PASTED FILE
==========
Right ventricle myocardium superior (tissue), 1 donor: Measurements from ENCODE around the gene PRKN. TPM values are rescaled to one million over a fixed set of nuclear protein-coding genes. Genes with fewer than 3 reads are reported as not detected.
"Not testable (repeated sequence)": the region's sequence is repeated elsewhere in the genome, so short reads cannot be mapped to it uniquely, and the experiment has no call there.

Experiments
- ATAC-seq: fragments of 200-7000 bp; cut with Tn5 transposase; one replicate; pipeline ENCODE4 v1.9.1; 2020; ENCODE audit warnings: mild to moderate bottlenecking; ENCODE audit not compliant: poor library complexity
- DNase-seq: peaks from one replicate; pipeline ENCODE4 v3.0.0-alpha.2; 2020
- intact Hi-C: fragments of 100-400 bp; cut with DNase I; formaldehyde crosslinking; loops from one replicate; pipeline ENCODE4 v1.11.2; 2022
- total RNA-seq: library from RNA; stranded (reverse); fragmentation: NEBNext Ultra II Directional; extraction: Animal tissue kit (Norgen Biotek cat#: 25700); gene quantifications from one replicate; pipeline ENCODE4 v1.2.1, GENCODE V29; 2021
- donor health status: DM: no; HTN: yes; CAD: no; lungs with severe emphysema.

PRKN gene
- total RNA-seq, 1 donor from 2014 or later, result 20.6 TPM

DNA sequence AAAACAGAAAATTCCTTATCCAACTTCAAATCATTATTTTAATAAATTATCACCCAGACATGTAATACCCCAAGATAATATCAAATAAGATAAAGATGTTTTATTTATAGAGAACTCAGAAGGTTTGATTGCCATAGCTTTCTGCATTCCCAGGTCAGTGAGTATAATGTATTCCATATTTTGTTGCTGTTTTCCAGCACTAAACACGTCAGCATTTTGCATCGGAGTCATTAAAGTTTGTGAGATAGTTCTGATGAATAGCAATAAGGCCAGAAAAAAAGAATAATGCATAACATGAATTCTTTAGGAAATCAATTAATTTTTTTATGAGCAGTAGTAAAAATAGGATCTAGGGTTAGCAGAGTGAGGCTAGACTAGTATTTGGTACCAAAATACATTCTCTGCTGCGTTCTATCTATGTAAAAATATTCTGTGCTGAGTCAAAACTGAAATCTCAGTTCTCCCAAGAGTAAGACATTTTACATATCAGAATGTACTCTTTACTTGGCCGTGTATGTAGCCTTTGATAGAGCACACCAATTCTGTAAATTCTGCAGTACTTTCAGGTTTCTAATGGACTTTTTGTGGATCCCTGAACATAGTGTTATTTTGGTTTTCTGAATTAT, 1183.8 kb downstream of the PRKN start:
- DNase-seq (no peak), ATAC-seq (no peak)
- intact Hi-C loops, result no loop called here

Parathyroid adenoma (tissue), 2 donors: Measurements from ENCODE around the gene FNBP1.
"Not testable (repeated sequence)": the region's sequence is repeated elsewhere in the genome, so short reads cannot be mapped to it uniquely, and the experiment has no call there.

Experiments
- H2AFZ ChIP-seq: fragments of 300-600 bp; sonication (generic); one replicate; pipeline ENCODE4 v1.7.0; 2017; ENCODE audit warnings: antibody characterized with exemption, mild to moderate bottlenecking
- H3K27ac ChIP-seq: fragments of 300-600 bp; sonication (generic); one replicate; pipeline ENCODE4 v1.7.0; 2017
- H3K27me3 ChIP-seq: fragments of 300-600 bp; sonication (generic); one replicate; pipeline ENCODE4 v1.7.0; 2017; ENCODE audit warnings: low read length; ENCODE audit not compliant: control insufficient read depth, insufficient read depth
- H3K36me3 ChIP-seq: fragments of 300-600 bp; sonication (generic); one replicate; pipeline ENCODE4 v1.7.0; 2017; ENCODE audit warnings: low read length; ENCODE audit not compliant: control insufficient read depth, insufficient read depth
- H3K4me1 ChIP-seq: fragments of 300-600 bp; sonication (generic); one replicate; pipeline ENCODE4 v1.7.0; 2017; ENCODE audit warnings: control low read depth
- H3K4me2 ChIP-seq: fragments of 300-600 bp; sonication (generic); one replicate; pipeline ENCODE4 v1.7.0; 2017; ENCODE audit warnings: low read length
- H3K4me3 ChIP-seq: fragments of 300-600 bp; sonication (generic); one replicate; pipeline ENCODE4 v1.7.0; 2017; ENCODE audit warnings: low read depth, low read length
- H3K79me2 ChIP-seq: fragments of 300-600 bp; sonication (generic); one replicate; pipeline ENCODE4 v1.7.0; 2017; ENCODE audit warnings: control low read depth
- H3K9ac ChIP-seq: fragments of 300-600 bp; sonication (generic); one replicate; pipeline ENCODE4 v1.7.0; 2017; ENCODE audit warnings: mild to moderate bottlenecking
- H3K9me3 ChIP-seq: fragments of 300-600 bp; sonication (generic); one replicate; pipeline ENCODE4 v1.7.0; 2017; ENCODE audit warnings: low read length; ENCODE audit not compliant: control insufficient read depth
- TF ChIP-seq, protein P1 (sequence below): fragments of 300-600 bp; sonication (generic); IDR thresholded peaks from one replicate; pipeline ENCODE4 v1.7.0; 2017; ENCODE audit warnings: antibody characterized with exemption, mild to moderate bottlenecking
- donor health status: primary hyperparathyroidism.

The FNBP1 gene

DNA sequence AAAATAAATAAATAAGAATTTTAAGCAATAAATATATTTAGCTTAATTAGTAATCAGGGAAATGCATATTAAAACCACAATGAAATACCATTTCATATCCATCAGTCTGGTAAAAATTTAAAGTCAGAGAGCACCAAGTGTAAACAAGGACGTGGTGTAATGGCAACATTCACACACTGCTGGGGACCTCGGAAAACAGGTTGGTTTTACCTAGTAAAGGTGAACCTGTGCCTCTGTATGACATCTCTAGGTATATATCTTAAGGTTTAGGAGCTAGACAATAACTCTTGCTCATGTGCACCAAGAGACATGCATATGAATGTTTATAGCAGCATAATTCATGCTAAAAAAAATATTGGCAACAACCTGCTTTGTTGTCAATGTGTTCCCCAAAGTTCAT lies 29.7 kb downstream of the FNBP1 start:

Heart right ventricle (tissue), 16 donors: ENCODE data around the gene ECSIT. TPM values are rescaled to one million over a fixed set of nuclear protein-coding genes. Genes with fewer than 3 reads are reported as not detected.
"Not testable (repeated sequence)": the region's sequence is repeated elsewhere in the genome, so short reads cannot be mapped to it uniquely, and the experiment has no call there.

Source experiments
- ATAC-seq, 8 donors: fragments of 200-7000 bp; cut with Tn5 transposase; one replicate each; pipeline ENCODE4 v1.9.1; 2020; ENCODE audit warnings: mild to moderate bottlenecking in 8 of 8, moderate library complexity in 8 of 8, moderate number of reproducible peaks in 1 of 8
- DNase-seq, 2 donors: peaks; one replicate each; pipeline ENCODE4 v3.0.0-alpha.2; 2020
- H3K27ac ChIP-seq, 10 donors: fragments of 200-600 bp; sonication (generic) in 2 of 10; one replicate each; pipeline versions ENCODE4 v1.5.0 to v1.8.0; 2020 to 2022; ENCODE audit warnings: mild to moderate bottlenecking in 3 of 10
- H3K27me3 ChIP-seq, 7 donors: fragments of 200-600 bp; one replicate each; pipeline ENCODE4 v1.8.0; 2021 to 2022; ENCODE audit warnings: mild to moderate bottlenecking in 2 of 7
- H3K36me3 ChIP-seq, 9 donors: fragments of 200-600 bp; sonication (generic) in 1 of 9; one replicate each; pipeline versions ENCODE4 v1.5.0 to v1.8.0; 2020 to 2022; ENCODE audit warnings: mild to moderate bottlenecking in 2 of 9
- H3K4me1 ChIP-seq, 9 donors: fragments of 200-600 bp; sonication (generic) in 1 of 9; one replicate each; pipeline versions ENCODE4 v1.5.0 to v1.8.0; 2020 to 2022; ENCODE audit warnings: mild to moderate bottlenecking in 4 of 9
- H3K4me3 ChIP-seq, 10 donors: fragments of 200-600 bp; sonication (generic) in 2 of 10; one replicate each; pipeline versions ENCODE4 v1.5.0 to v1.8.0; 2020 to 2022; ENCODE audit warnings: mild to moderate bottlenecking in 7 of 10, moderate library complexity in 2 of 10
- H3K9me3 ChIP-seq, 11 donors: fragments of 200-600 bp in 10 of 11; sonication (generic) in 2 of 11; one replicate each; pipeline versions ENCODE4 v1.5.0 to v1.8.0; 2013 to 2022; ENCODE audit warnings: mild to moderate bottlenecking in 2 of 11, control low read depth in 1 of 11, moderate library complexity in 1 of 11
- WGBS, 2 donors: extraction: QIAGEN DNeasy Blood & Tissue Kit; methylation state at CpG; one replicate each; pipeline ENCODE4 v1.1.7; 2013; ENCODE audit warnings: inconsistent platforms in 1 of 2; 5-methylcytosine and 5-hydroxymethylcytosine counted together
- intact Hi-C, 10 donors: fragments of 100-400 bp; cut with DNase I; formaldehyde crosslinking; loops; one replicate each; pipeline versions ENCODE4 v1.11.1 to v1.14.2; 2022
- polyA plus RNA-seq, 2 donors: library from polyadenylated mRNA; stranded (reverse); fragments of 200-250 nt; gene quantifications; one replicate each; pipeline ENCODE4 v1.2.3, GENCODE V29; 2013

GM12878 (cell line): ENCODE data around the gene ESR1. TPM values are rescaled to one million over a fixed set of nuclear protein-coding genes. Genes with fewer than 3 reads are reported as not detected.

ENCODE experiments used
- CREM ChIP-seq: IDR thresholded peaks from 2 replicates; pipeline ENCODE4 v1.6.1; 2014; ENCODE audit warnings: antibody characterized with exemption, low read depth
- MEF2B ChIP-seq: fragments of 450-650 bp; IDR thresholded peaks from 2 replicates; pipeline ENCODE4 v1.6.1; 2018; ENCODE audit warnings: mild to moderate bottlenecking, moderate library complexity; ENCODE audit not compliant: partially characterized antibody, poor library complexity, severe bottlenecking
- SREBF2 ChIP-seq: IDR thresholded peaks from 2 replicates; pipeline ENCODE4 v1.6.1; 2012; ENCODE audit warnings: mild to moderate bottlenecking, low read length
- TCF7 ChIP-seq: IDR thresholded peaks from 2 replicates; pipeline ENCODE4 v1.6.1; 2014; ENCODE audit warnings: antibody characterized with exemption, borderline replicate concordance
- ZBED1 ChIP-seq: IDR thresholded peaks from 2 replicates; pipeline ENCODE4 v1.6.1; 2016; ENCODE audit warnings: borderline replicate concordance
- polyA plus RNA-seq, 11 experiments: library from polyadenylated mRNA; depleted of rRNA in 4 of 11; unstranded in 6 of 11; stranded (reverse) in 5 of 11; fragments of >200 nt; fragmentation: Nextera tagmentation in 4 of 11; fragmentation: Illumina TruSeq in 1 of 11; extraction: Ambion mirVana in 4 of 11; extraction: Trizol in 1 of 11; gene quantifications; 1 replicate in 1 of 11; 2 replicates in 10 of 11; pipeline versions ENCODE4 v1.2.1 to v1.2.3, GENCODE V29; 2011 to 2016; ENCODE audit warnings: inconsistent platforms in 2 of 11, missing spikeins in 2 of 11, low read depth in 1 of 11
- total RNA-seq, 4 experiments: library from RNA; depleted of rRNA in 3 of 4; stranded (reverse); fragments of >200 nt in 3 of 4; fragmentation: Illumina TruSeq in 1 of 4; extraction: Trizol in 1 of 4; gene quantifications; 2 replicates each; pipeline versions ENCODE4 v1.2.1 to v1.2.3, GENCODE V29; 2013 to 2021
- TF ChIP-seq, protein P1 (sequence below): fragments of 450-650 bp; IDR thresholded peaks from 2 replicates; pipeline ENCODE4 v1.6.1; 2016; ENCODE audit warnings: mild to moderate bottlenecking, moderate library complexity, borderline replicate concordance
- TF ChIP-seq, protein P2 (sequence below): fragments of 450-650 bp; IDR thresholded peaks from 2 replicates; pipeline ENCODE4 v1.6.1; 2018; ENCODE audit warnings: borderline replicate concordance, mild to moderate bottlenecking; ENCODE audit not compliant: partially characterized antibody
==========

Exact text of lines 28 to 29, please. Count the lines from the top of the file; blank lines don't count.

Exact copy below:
- donor health status: primary hyperparathyroidism.

The FNBP1 gene